When third place comes first
I recently heard of Ray Oldenburg’s concept of The Third Place. And I liked Ray’s thinking.
Put simply, the first place is your home – where you spend most of your time. The second place is your work – where you probably spend most of your time if you work in the arts And third places are best described by the man himself, as the places that “host the regular, voluntary, informal, and happily anticipated gatherings of individuals beyond the realms of home and work.” Oldenburg more frequently refers to them as “great good places” (also the name of his book).
The question is, when you do what you love for a job – as most of us in the arts do – where is your third place?
Could it be just arriving at the rehearsal studio half an hour early, where you can natter and muck around with whichever cast members wander in first, like you used to do when you were a relatively care free uni student. I do love this concept of ‘creative play’.
Or could a third place be the theatre when it first falls dark, and it seems every audience member has something very important to quickly whisper to their seat-neighbour; something that can’t possibly wait til interval. We pretty much all love this moment.
Well, I spent most of the first ten years of my career working at the symphony orchestra, where I went out every single Friday or Saturday night – to an orchestra gig. And while standing in the QPAC drop-off tunnel waiting for the Governor’s car to arrive was, honestly, a bit thrilling in my early 20s, by the time I’d reached 25, I started to realise I had literally no hobbies. I was completely extrinsically motivated – by the first downbeat of whatever the next concert was. I inhabited: One. Big. Second. Place.
What to do, what to do. Well, I quit the orchestra and started my own business. YYYup. Brought my second place right on into my first place.
I could have just found a new third place…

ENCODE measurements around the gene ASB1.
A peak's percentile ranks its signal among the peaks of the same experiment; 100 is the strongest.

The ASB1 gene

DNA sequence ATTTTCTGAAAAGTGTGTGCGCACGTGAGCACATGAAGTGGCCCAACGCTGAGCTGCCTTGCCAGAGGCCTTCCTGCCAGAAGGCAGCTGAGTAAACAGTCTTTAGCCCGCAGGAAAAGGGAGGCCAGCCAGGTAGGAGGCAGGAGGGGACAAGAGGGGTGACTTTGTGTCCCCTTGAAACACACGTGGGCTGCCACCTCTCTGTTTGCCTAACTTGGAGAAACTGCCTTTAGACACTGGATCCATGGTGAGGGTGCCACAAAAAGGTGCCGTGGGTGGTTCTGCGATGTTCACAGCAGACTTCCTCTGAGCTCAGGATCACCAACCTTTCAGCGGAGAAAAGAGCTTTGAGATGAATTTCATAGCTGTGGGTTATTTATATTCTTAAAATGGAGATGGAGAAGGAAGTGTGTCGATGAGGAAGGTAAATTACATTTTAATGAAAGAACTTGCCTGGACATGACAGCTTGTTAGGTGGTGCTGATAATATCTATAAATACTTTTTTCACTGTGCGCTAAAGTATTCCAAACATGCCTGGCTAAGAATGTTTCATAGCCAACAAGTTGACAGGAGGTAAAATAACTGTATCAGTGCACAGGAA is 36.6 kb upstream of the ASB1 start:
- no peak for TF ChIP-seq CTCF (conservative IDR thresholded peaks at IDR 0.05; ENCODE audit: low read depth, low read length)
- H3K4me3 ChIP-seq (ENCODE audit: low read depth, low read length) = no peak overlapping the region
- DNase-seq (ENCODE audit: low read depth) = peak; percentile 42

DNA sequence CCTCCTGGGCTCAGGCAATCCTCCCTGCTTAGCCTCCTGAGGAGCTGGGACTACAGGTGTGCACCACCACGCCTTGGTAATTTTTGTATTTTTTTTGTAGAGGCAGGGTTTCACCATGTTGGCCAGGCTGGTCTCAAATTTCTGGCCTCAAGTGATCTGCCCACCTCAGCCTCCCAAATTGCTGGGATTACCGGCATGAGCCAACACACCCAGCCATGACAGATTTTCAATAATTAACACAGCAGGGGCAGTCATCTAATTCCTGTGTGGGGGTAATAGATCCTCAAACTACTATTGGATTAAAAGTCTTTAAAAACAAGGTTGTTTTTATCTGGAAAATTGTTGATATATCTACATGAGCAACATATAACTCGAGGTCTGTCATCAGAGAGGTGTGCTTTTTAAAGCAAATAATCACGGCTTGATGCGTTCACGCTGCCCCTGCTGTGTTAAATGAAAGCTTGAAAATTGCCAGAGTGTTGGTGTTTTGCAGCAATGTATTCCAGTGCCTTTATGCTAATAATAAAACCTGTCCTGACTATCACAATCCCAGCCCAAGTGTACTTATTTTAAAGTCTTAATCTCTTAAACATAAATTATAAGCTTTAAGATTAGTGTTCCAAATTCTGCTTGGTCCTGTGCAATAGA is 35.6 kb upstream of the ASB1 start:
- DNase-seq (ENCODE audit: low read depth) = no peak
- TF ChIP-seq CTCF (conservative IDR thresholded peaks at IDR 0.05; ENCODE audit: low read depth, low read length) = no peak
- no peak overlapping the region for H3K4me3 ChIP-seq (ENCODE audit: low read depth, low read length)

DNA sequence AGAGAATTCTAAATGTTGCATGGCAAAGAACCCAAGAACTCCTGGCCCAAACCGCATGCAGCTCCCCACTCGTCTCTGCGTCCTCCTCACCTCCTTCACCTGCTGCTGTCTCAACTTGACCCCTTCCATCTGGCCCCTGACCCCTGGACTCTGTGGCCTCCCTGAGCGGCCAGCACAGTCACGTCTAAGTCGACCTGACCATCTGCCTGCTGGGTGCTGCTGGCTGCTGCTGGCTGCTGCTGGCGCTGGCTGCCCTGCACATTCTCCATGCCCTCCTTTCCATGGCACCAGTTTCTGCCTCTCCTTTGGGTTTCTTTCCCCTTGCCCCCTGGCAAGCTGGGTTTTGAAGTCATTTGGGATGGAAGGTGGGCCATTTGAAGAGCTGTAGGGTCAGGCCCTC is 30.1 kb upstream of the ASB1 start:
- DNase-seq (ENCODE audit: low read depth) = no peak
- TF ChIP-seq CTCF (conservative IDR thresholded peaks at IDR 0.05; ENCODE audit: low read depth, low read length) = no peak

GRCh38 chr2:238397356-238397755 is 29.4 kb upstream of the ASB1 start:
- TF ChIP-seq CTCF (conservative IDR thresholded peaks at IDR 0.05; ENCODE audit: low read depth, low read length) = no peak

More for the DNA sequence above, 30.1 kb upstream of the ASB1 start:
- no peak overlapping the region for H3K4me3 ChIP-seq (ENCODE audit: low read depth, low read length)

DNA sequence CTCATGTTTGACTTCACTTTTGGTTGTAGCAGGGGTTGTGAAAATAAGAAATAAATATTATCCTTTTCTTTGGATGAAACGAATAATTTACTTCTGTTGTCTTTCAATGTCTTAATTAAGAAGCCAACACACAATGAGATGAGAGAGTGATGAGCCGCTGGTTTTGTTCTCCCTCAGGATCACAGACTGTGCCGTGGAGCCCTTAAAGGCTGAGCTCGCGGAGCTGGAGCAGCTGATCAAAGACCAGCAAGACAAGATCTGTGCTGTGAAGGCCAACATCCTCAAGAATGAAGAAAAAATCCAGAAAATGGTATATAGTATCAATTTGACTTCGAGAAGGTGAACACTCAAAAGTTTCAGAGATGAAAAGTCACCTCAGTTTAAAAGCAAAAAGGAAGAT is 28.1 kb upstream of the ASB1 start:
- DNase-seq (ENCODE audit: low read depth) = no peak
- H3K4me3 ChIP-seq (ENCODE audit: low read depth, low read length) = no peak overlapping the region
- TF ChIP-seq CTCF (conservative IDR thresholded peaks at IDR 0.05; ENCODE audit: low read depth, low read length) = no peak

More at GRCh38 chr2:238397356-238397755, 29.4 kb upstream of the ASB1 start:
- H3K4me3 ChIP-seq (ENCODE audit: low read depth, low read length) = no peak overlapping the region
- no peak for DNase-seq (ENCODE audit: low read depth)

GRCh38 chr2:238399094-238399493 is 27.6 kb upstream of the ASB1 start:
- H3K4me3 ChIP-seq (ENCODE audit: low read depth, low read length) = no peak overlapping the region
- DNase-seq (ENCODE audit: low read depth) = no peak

Finally, just late last year, I did.
I became the ridiculously proud owner of a foofy little puppy. And as we walked the local streets each morning and evening, we inadvertently found our third place. A community of dog owners of which we’d become instant members. Strangers who made eye contact. Vague, up-the-street neighbours who suddenly said hello. People who actually told me when my puppy needed a haircut, and where to go for it, and what style to ask for (I kid you not, there are styles).
And almost unnaturally for me, in my new third place, there wasn’t an indentifiable arts person in sight.
I’m not saying your third place has to be outside the arts. Even amongst my small group of YAQ colleagues, I’m aware of third places ranging from the gym, to the recording studio, to late night coffee shops, and to the endless possibilities of the online.
All I am saying, is that places invariably overlap, and their locations and proportions change over time.
And if there’s one thing a now over-30 like me can offer the bright young creative people I work with each day, it’s that it’s all just about trying to keep the overall balance. Or, more likely, sometimes setting aside one whole, glorious day in your third place, in order to restore a shred of balance after a month straight of performances in your second place.
So, where’s your third place???
image: courtesy Carley Commens